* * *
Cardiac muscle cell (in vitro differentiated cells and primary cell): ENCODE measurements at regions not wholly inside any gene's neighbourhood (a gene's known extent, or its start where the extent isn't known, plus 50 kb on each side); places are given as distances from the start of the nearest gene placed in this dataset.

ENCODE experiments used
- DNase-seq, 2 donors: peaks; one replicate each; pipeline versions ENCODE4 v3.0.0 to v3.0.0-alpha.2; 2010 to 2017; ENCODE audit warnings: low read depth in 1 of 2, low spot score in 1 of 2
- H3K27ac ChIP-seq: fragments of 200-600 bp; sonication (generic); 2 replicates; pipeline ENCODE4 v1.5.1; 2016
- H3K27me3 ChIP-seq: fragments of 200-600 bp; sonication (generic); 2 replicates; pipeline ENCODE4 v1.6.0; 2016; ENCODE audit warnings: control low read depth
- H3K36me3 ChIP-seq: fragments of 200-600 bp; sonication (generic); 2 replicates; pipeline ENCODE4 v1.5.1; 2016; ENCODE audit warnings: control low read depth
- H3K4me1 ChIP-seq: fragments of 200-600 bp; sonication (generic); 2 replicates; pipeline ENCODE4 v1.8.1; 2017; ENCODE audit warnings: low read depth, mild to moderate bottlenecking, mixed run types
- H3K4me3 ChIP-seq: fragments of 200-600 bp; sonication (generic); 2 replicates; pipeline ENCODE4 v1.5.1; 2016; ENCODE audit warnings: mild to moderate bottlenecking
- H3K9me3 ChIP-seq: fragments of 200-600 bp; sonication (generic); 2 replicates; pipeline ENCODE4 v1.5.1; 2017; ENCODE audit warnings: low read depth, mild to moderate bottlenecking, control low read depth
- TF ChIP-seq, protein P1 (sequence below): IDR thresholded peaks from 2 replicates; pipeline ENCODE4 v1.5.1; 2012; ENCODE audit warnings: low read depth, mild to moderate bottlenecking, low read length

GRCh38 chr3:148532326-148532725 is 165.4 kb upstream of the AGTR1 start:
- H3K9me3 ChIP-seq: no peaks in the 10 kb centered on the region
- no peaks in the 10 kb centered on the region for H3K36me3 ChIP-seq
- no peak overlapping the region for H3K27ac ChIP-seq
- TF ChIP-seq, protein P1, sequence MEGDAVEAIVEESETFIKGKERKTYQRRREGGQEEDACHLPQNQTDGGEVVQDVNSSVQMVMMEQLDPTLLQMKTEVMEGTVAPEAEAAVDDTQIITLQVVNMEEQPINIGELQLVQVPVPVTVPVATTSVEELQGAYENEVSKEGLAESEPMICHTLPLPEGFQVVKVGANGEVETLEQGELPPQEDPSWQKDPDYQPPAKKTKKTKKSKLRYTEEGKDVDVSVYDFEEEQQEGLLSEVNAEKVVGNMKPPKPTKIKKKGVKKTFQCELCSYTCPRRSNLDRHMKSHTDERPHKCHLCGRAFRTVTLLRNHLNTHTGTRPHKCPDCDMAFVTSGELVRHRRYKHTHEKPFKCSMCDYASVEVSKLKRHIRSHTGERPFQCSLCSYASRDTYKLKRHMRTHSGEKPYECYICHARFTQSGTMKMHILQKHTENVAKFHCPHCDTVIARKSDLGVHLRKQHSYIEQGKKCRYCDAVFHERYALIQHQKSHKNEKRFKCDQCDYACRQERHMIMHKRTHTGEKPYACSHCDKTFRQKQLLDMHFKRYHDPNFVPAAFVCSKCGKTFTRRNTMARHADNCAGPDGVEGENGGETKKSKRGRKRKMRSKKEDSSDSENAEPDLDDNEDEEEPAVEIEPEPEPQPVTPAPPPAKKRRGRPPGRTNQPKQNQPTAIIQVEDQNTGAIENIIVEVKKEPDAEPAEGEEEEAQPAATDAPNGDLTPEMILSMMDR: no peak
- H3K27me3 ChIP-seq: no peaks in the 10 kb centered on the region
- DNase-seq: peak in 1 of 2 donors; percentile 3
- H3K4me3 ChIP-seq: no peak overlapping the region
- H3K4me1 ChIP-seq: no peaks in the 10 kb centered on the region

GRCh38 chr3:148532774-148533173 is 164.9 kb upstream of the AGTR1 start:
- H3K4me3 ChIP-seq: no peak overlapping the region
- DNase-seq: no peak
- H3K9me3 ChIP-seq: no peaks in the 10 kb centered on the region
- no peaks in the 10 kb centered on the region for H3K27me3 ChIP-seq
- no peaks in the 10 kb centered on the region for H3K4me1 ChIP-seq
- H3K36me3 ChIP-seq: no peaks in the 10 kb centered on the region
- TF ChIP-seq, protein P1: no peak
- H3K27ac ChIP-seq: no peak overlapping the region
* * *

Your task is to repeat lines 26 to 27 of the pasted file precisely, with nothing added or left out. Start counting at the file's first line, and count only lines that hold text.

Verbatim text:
- H3K36me3 ChIP-seq: no peaks in the 10 kb centered on the region
- TF ChIP-seq, protein P1: no peak